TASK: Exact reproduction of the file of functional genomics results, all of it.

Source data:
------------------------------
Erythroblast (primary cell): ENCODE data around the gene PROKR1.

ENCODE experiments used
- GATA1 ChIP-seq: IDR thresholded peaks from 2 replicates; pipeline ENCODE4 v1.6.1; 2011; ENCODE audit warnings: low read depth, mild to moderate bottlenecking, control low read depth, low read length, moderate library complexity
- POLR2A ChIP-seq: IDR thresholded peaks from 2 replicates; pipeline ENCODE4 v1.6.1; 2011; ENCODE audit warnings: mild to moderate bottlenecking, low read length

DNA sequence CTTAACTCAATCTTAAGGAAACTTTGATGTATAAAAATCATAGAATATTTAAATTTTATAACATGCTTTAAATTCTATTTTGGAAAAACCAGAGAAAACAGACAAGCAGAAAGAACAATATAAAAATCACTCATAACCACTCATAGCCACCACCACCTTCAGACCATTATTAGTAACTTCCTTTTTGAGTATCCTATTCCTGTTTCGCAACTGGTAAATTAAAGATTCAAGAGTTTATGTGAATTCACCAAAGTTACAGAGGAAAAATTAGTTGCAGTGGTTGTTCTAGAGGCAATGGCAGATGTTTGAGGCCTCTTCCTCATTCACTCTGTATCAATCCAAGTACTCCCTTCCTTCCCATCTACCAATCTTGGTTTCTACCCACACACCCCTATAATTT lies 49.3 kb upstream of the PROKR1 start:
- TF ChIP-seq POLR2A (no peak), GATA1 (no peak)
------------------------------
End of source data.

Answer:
Erythroblast (primary cell): ENCODE data around the gene PROKR1.

ENCODE experiments used
- GATA1 ChIP-seq: IDR thresholded peaks from 2 replicates; pipeline ENCODE4 v1.6.1; 2011; ENCODE audit warnings: low read depth, mild to moderate bottlenecking, control low read depth, low read length, moderate library complexity
- POLR2A ChIP-seq: IDR thresholded peaks from 2 replicates; pipeline ENCODE4 v1.6.1; 2011; ENCODE audit warnings: mild to moderate bottlenecking, low read length

DNA sequence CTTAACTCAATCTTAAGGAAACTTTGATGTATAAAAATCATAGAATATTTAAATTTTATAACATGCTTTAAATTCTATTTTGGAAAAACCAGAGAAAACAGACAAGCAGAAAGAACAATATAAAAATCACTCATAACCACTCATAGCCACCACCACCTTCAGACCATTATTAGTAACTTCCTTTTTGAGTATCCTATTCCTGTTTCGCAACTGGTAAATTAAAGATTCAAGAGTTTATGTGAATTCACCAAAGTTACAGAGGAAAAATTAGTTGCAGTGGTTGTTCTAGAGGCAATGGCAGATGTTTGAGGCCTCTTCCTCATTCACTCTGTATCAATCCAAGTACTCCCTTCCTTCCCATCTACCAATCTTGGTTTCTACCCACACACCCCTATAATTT lies 49.3 kb upstream of the PROKR1 start:
- TF ChIP-seq POLR2A (no peak), GATA1 (no peak)